Halfway through the year and only five books in? This is shocking behaviour!
I’m glad I read this, and I sort of enjoyed it, but I wasn’t entirely happy with it.
There are two main characters, both of whom appear to be functionally immortal, though with different mechanisms for keeping them alive. The shapeshifting, self-healing (and healer of others) Anyanwu is an African woman in the seventeenth century when we meet her. She is already two or three hundred years old.
The male immortal, Doro, is even older. For perhaps thousands of years he has survived by stealing bodies. His consciousness hops from his current one to another when the latter threatens him, or just when he chooses it. The personality of his destination body is of course destroyed in the hop, and the body he leaves also dies. Anyanwu is attracted to his power and the fact that they are apparently the only such long-lived people on Earth, but is repelled by the mechanism of his survival.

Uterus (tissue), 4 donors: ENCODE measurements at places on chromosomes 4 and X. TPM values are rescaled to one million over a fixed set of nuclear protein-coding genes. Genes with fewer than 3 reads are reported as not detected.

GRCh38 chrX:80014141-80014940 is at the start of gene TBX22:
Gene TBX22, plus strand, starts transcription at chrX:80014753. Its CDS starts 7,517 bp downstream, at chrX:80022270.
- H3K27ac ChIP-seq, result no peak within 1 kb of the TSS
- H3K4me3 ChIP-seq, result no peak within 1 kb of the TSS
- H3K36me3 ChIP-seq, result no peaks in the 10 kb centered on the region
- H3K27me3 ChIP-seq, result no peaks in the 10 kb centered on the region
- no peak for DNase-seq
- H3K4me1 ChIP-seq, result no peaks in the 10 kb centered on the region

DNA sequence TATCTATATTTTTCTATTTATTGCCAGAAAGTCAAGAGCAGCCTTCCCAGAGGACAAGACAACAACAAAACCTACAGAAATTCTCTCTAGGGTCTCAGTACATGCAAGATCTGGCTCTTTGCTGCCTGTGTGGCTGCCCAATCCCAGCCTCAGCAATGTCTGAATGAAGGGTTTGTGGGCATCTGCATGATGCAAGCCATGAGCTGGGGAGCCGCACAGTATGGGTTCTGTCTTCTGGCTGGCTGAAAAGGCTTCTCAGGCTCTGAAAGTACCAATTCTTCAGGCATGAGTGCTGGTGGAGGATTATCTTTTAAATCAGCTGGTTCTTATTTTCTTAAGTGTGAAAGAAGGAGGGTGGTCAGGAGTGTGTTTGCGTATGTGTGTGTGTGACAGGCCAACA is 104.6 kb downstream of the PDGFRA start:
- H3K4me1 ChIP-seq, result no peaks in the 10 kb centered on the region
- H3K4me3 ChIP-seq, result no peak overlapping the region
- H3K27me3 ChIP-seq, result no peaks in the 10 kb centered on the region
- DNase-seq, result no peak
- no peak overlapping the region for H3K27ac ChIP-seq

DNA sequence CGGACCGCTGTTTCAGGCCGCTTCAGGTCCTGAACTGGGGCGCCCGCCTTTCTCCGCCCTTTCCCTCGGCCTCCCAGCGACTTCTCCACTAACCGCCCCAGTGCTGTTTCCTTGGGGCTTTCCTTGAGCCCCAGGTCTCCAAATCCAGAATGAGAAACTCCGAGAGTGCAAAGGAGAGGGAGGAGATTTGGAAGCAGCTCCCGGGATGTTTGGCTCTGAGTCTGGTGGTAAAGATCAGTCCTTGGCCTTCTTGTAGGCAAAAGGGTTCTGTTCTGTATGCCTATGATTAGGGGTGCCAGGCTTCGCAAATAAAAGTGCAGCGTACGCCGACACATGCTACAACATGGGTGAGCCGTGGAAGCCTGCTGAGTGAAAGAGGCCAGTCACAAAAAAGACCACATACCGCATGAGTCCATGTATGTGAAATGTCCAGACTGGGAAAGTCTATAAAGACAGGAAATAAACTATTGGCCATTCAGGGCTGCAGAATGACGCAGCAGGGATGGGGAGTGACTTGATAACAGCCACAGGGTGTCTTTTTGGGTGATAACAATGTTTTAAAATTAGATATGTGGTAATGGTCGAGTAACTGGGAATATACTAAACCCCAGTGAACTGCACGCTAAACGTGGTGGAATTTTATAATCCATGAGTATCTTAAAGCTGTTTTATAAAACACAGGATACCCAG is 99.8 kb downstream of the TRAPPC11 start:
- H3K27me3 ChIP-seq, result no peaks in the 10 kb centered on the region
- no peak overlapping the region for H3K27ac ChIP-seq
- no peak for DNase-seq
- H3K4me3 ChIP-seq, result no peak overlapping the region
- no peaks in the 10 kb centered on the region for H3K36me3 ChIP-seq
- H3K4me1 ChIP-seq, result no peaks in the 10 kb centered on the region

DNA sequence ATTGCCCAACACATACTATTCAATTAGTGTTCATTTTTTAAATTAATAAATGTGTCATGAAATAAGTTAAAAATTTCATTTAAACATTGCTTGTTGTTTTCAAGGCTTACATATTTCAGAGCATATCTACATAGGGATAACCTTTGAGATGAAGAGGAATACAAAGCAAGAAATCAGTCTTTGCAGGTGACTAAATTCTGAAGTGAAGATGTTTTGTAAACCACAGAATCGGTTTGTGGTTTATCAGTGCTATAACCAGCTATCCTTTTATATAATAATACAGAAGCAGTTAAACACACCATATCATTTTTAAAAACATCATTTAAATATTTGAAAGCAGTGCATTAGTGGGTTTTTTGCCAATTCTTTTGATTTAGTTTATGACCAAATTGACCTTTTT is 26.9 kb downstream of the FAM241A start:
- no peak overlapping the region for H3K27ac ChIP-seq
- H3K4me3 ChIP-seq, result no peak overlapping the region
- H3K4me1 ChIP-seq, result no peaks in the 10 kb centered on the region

As she is by his long-term (really long-term) project to try to breed people with special abilities — many of the subjects of which are, or may be, distant descendants of her, or of his original people (most of whom he killed in panic when he first “died” and found himself in a new body).
I was annoyed at Anyanwu as a character at times, by the way she didn’t resist Doro when he had her do things she didn’t want to do. But he is an expert manipulator and is willing to threaten her kids to bend her to his will. And I guess that cleverly evokes the reality of women’s situation often in history, and certainly at that time.
This is the start of the Seed to Harvest series, and I’m keen to see where it goes.
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